Look for wood close to or in contact with the ground. Wood less than 8-inches from soil is an invitation to carpenter ant (or termite) infestation.
Look for a combination of wood close to ground combined with water (from roof spillage, surface runoff, plumbing leaks, or any other source. The combination of wood close to ground and wet conditions is a red letter invitation to carpenter ants.
Look for a combination of wood close to ground, water or wet conditions, and a difficult-to-access or inaccessible area (such as a very tight crawl space) - these conditions are a platinum invitation to carpenter ants to attack the building.
Look for carpenter ant frass or sawdust in areas of recent or current ant activity, typically below and/or around exit holes.
Our photo at below left provides an example of discovering carpenter ant frass right in the living area - in this case our client points out this "sawdust" on a window sill. At below right our second photo shows a significant amount of carpenter ant frass at a wood framing juncture. You might find carpenter ant frass on the floor below an area of damage like this before you look "up" to see the actual area of activity.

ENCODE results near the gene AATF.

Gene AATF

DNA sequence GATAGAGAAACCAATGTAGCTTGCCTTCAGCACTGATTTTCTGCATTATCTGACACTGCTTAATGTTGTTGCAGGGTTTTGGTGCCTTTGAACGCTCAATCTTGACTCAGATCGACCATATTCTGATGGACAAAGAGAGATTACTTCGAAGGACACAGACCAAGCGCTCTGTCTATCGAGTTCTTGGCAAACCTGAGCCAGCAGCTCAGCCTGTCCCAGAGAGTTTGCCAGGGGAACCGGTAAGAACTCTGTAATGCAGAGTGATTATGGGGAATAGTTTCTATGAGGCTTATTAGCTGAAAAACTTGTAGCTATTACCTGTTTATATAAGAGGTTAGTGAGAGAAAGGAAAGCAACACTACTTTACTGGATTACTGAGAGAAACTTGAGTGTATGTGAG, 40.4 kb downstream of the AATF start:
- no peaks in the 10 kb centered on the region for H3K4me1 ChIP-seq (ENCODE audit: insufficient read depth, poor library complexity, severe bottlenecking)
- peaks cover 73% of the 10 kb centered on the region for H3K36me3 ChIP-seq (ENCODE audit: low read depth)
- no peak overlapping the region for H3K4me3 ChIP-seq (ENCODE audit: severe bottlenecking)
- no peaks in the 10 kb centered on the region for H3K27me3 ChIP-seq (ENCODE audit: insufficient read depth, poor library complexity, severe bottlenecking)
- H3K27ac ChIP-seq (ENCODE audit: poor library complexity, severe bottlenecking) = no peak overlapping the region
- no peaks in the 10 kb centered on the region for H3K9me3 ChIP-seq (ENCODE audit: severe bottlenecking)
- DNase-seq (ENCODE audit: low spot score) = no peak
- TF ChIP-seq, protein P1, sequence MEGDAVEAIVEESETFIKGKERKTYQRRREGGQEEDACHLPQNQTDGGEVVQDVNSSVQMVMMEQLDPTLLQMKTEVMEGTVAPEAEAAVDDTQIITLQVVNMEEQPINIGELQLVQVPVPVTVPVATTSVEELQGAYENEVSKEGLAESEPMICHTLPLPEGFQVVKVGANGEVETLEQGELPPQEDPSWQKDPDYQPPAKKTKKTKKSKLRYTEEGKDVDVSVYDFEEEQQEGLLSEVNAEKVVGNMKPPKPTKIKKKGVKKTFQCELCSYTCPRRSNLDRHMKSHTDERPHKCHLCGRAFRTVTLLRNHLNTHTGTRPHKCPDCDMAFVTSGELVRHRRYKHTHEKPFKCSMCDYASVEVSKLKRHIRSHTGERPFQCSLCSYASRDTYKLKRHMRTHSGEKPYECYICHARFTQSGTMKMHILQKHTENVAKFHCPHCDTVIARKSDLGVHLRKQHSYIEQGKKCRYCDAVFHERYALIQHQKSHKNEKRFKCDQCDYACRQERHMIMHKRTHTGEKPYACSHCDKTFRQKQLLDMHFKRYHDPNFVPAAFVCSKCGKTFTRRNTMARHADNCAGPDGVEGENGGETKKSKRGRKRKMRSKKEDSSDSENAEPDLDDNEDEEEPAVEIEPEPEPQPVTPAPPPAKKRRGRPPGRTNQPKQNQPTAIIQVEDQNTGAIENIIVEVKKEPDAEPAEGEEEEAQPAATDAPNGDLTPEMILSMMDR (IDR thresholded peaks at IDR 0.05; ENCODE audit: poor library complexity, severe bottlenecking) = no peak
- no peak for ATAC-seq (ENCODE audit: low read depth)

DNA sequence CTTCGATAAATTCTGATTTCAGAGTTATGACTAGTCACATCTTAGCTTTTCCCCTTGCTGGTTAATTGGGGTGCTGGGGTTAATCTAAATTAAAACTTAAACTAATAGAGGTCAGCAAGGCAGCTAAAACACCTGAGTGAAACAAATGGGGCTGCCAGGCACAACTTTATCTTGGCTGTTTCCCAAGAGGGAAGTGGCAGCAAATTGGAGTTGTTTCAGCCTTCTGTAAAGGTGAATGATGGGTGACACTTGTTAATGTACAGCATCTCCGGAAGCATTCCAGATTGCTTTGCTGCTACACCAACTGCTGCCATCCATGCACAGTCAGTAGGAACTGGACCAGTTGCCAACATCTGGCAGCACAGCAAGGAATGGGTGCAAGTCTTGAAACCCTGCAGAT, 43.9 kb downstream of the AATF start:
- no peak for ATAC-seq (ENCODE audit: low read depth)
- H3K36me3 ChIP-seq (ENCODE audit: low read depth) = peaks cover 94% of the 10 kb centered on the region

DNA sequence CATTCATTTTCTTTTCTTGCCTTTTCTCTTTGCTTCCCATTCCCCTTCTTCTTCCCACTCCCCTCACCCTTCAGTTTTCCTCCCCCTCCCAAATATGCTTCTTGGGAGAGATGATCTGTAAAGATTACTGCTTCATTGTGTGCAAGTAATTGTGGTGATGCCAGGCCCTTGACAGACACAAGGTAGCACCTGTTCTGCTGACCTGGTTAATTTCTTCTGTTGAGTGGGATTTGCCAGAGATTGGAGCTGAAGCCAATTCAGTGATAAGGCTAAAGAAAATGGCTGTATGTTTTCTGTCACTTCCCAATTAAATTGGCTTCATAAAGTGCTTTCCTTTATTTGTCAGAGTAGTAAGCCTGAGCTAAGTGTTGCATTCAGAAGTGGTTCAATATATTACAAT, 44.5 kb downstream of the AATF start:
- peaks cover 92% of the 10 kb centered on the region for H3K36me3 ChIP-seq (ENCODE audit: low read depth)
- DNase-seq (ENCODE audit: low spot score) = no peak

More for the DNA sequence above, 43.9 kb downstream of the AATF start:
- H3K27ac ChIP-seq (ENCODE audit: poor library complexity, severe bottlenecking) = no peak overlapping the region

Look for signs of structural damage such as sagging, bending, bowing of wood framed floors, walls, ceilings, roofs. Our carpenter ant damage photo shown at below left illustrates mature but still active carpenter ant nesting. This structural member is practically hollow - the carpenter ants like to leave the more dense latewood or winter wood when cutting their galleys.
The extensive structural damage to the wood floor in the building shown at below-right occurred in a wood framed structure over an inaccessible crawl space. Wood framing was at ground level, in ground contact, and wet from roof leaks as well as surface runoff. We demolished the original structure, rebuilt the floor and sills using pressure-treated wood, we raised the foundation height to above ground level, and we corrected the water and leak problems.
Don't restrict your carpenter ant inspection to ground level. Overhanging tree branches provide an easy path onto a building roof.
Leaks into a wood framed roof structure (often around a chimney) are an inviting condition for carpenter ants - they don't have to go downstairs to get a drink.
Our photo at left illustrates just how subtle a leak can be in a flat or low slope roofed structure.
That small area of ponding combined with improper type of drip edge (Gravel stop on an EPDM roof) directed water into the roof structure. That was enough invitation to start a carpenter ant colony. Details of what we found are below at Exploring Building Framing for Carpenter Ant Damage